There are also several public funds, which are established with the participation of the state, although in the future they work independently. The funds distribute funds between NPOs and other groups in accordance with their charters with a view to ensuring the permanent fulfillment of public obligations. The funds work in those areas where the state has an obligation to provide services and is used as a means of cooperation between the state and NGOs.
In 2003, the Hungarian government established the National Civil Fund ( National Civil Fund , NCF), intended directly to finance the development of the civil society sector in Hungary. The National Civil Fund implements the mechanism of meeting the requirement of a percentage ratio, i.е. system, under which the government provides funding for NPOs, provided that a certain percentage of the necessary funds for this organization already exists. Unique for government programs is that 60% of NCF resources are allocated to NCOs for current operating expenses. From the same source, development programs (research, education, international relations) are supported. Selected representatives of NGOs participate in the work of all regional and other committees that decide on the allocation of funds. In the first year of its existence, a total of € 28 million was spent to support operating costs for more than 3,500 organizations.
The Hungarian Local Government Act encourages local authorities to promote civil society by providing, for example, financial and many forms of non-financial support for NGOs.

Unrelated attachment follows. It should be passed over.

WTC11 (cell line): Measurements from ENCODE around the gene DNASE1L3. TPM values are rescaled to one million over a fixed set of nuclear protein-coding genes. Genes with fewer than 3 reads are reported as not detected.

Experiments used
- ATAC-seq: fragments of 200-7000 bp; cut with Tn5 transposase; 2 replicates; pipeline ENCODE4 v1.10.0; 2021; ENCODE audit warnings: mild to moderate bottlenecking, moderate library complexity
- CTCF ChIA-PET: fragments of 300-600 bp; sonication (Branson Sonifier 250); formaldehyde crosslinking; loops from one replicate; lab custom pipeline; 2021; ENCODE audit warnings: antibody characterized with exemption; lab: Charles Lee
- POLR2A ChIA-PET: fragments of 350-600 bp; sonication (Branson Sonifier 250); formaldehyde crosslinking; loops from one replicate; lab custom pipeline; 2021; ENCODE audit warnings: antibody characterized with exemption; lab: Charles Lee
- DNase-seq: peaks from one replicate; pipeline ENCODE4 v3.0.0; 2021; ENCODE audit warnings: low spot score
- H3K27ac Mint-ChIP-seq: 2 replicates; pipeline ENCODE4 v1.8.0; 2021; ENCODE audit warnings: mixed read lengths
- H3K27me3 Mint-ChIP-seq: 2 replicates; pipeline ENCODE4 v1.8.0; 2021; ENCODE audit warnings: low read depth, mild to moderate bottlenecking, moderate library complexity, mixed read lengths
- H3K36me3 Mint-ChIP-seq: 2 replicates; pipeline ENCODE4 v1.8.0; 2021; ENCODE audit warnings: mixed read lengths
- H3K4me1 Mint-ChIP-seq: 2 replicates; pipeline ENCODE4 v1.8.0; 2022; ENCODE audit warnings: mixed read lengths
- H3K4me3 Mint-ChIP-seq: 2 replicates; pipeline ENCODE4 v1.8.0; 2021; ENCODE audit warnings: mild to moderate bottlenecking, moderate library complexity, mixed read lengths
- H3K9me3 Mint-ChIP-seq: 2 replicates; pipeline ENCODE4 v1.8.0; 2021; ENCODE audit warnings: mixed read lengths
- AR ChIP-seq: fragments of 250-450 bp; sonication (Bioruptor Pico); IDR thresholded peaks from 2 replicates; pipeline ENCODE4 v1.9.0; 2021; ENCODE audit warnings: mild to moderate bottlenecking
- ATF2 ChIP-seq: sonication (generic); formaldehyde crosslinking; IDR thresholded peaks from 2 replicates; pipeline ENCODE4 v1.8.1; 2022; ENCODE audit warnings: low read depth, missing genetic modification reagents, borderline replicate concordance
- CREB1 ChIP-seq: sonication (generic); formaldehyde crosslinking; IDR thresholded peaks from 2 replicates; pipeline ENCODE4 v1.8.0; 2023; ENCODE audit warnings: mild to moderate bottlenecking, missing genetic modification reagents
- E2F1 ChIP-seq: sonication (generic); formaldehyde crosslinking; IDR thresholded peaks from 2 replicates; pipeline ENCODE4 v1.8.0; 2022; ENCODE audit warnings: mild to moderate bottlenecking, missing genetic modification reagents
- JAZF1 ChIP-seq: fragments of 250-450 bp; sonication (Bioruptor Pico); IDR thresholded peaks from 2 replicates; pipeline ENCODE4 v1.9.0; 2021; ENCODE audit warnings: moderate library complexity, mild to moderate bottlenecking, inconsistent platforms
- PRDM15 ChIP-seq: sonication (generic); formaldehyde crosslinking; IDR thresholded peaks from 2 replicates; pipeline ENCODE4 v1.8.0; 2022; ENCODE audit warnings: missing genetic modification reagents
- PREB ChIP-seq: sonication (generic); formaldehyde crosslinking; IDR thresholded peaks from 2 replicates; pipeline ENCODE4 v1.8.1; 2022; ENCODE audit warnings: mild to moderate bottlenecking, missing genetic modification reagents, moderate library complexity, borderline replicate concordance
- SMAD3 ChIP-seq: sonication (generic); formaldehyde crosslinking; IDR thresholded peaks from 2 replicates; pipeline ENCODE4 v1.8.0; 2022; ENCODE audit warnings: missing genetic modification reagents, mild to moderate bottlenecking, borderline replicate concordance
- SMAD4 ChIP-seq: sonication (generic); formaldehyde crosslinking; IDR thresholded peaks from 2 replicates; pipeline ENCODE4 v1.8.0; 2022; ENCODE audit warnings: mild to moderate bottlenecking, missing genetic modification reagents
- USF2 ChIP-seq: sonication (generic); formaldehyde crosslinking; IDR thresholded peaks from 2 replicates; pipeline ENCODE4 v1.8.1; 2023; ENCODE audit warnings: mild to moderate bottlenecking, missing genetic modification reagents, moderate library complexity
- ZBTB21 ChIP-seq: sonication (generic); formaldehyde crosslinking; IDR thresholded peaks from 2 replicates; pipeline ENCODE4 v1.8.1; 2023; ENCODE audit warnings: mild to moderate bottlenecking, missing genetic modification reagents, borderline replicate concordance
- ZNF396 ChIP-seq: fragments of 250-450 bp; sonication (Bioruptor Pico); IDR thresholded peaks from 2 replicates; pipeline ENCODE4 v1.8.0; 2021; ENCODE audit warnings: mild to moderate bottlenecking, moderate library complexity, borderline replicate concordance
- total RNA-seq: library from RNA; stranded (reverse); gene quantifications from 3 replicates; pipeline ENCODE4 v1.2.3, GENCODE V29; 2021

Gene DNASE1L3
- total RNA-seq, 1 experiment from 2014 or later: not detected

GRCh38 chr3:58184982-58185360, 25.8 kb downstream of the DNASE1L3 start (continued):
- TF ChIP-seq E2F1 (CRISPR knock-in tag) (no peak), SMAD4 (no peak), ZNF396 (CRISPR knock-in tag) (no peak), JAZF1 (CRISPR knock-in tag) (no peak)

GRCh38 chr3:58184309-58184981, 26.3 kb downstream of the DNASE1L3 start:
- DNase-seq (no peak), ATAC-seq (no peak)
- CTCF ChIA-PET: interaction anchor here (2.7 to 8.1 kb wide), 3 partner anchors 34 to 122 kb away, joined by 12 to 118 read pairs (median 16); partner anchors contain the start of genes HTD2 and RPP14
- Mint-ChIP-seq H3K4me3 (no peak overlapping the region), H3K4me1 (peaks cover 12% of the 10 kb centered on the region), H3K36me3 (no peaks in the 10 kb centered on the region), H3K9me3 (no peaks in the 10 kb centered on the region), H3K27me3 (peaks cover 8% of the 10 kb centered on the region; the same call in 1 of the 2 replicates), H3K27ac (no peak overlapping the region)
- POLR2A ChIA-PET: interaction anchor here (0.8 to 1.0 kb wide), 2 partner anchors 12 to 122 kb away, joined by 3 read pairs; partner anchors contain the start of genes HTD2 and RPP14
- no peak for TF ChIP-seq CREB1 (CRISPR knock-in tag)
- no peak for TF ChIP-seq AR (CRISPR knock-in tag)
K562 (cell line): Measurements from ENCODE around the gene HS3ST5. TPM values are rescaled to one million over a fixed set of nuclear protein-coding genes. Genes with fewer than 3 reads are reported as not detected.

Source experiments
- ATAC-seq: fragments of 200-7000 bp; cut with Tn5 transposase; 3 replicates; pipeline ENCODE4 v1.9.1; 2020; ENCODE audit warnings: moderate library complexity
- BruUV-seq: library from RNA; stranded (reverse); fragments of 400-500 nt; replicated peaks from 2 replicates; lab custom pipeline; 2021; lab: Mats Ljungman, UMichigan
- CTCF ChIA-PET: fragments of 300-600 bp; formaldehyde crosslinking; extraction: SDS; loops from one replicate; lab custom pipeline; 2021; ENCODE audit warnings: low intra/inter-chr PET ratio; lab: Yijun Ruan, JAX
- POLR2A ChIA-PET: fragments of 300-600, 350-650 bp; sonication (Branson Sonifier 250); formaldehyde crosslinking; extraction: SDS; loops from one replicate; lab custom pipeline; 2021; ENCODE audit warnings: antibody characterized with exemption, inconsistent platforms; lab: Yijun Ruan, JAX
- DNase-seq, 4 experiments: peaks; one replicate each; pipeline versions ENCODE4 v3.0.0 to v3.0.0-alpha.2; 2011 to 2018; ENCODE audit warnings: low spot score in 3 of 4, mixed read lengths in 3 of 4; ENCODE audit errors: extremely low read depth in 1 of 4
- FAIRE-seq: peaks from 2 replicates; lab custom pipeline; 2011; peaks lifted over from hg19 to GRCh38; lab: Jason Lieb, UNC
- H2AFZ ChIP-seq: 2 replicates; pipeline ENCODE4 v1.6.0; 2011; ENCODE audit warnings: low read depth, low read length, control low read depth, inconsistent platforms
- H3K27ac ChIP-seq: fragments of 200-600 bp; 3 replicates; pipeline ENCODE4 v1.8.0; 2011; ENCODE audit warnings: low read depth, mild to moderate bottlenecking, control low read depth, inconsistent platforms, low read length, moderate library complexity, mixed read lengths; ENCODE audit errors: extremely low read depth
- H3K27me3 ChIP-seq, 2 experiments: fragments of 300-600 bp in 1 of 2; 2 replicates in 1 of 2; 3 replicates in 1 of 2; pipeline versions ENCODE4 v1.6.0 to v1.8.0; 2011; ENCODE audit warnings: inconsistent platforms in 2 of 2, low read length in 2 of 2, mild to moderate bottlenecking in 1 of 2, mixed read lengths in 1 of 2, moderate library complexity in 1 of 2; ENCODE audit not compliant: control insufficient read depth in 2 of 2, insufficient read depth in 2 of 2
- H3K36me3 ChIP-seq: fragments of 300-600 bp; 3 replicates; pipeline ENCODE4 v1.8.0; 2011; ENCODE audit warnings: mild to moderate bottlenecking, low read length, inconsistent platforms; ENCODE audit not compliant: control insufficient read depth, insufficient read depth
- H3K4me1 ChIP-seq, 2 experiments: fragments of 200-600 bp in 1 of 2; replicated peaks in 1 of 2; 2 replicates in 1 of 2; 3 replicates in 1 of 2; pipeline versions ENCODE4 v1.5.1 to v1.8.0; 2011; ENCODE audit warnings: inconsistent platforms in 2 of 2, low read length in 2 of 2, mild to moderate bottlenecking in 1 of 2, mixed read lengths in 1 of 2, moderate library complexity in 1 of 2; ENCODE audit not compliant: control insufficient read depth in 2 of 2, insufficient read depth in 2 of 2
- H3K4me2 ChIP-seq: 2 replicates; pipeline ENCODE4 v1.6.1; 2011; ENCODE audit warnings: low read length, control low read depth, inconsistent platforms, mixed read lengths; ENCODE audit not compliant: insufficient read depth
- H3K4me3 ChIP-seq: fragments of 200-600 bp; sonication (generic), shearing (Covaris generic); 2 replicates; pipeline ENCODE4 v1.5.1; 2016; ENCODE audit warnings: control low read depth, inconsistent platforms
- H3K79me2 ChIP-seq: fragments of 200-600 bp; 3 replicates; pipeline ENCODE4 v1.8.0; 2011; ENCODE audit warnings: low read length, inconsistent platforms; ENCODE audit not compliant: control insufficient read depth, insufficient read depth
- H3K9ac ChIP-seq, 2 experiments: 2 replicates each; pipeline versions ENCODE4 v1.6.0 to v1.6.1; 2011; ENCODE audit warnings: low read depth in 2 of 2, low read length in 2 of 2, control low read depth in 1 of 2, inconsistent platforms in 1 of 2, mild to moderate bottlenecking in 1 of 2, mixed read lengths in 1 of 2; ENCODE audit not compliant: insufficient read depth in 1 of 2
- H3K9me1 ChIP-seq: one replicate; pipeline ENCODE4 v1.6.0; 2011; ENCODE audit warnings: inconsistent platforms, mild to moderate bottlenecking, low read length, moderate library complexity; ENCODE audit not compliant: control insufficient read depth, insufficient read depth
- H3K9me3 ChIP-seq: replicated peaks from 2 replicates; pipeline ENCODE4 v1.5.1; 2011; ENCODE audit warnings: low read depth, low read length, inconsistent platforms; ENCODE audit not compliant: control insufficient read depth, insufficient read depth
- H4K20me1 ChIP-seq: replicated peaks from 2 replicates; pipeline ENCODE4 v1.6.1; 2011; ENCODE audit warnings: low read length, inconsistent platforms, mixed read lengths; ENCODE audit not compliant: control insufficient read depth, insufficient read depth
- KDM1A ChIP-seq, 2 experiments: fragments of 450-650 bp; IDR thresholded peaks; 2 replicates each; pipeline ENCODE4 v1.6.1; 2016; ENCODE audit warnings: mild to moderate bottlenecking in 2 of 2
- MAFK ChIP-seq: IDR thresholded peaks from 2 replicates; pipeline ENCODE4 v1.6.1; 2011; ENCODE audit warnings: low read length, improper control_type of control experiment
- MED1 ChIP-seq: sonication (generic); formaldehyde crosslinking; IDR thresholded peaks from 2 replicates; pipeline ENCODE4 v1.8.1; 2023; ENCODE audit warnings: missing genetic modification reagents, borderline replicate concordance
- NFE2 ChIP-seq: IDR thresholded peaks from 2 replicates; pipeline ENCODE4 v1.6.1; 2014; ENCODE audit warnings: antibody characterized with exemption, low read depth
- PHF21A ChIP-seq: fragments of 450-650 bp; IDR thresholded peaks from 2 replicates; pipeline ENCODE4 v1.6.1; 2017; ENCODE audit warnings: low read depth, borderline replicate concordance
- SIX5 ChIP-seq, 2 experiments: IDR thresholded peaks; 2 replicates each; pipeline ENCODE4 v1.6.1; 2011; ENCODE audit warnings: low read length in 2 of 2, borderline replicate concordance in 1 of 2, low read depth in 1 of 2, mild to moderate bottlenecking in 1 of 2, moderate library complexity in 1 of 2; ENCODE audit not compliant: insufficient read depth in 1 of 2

In Poland relations on the financing of social projects and programs are regulated mainly by legislative acts of local authorities. For example, Decision No. XIV/458/99 of the City Council of Szczecin on 11.10.1999 adopted the "Szczecin Charter of Cooperation between City Authorities and Non-Governmental Organizations". The document established that the City Council should allocate funds from the annual budget to non-profit organizations for municipal purposes. The charter lists the areas in which the city intends to cooperate with NGOs - health care, social security, education, sports, ecology, art and culture, public safety, self-government, civil society, economic and local development. Financing of social projects in these areas is carried out in one of three types:
- small subsidies;
Applications for the implementation of social projects are submitted by organizations to the city department for NGOs and are subject to evaluation by an Advisory team consisting of representatives of the City Council, the Budget and Finance Committees of the City Council. The final decision is made by the City Council.
In the Czech Republic there are several types of state funds supporting NGOs. The largest of these is the Czech Foundation for Funds Funds ( Czech Foundation Investment Fund) , created in 1992 the Czech Council, aware of the importance of national support for NGOs, amended the Law on Privatization, according to which 1% of the proceeds from the sale of state enterprises should be sent to the newly created fund. This organization was created not as a fund, but rather as a joint-stock company, which nevertheless basically works as a fund.
Currently, the Czech Fund for Funds Funds continues to function, providing financing to Czech funds by obtaining interest income from the funds originally invested in it.